Even so, SN8 continued upwards under the thrust of the one remaining Raptor – Number 42, the latest and most modern Raptor engine evolution, with the vehicle’s reaction control system (RCS) firing thrusters around its hull in order to stay upright, until it reached a point where it was effectively hovering.

The moment of tip-over: SN8’s Raptor 42, assisted by the vehicle’s RCS thrusters, starts to tip the vehicle over into an horizontal orientation. Credit: SpaceX

What happened next was one of the two most incredible sights witnessed in the testing of a space vehicle: as SN8 started to drop vertically backwards, Raptor 42 gimballed to direct its thrust at an angle, working with the RCS system to tip the entire vehicle over until it was falling more-or-less horizontally. At this point, the fore and aft flaps came into their own, working in tandem to hold the vehicle steady, much like a skydiver uses their arms and legs to maintain stability.

This skydive / bellyflop (as some unkindly refer to it) is how a Starship will make a return from orbit. Dropping into the atmosphere with the fore and aft flaps folded back against the hull to minimise their exposure to the fictional heat of atmospheric  entry, an operational starship will be protected by heat shield tiles along its underside, after which the flaps fold out, acting as air brakes to slow the vehicle’s velocity as well as keeping it stable.

SN8 in its skydive mode (l) with exterior cameras (r) showing the forward (top) and aft (bottom) flaps in action. Credit: SpaceX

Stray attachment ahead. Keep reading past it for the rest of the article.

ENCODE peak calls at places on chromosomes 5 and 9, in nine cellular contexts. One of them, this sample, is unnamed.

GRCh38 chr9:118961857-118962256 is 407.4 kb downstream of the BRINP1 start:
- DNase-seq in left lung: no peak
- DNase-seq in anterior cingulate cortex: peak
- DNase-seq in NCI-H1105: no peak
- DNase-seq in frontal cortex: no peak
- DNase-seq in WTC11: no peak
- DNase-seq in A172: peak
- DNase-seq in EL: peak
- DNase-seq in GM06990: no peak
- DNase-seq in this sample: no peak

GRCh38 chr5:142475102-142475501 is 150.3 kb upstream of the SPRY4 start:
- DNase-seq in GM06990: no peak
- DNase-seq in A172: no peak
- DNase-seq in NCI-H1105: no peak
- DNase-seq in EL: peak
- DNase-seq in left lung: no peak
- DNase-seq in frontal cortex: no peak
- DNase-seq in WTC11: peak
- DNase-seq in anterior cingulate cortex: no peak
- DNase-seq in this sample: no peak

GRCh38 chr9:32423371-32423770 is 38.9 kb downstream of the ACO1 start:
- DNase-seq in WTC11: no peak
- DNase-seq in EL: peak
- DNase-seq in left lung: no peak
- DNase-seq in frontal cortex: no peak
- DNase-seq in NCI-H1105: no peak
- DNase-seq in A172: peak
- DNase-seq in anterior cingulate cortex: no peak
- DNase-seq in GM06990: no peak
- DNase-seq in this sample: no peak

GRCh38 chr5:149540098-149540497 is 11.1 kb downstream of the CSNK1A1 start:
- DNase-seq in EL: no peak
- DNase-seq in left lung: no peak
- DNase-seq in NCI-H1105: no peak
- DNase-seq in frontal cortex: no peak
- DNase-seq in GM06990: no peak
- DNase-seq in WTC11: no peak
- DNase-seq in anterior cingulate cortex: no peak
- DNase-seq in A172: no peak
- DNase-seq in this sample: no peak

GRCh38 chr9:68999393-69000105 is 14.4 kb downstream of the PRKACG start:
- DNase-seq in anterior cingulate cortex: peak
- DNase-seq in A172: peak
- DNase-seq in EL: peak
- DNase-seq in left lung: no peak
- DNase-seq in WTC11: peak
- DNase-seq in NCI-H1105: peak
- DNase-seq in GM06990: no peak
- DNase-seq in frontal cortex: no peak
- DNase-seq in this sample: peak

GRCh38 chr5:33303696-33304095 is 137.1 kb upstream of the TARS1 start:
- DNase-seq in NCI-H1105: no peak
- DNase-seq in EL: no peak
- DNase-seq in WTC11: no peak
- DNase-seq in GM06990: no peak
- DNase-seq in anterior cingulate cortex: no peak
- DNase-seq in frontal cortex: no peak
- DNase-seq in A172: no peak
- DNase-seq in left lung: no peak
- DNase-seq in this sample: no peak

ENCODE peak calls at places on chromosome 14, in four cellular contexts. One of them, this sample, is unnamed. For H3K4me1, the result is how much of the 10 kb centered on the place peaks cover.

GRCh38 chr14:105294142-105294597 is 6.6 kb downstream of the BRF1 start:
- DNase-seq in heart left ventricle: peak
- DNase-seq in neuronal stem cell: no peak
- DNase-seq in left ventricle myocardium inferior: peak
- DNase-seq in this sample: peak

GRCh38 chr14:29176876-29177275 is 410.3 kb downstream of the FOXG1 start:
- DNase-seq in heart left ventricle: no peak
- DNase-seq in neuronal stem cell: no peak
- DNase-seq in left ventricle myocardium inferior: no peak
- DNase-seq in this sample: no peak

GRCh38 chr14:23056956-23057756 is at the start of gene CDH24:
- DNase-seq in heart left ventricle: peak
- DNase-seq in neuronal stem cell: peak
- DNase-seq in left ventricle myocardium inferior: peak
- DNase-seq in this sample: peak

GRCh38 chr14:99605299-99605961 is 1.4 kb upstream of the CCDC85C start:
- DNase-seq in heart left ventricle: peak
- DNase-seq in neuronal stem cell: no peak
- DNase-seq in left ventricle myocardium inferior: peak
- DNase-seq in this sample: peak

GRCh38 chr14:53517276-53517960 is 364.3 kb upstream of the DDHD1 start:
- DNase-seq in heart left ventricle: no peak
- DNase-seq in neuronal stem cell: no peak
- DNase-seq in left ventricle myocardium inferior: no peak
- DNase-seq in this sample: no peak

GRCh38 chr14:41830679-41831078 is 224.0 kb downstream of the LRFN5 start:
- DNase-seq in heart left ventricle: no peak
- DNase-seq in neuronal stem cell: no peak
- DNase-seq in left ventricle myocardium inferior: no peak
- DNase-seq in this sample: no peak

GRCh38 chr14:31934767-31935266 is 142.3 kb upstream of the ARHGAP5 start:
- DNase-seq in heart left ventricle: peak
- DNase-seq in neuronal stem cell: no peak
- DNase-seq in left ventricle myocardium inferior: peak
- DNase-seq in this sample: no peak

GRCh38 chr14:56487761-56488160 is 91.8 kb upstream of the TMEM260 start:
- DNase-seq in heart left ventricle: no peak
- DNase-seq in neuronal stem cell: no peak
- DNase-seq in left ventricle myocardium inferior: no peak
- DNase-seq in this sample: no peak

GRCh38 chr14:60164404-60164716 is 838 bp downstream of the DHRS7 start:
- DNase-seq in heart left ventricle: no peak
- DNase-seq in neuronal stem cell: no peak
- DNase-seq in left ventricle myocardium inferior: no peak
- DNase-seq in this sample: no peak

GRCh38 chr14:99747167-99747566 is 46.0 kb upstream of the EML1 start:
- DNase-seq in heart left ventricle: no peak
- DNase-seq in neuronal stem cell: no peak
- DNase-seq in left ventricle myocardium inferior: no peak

Dropping back through the atmosphere for almost two minutes, SN8 then completed the second most incredible sight seen in the testing of a spacecraft when, six minutes after launch, two of the Raptor motors re-ignited, using fuel from two small “header” tanks. These, coupled with the vehicle’s RCS tipped SN8 back to an upright position just 200 metres above ground.

The idea had been for the vehicle to then descend tail-first over the landing pad, deploy its landing feet and touch-down. However, it was at this point things went wrong. With just tens of metres to go, one of the two operating engines shut down. For several seconds, the remaining engine fought to maintain vehicle stability, its exhaust plume turning bright green. Seconds later, its landing legs having failed to deploy, SN8 slammed into the landing pad and exploded in the RUD SpaceX thought might occur at some point in the flight.

The unusual green exhaust plume of the single remaining Raptor motor is clearly visible as SN8 almost overshoots the landing pad, and the failed deployment of the landing legs is visible in the image of vehicle. Three second later, the vehicle hit the landing pad and exploded. Credit: SpaceX

Initial analysis of data from the flight suggests that the header tanks suffered a pressurisation issue that prevented them pushing sufficient fuel into the two Raptor engines, causing one to shut down completely. The green plume from the second motor is thought to be one of two things: either that a) as the motor was so starved of fuel, it started consuming itself, material inside its turbopumps turning the exhaust green; or that b) as one engine shut-down unexpectedly, the second started gimballing wildly to try an maintain the vehicle’s orientation, and in doing so, smashed its engine bell into the other motor, exposing its copper cooling circuits, which caught fire and turned the exhaust plume green.

Continue reading “Space Sunday: the flight of SN8 and a round-up”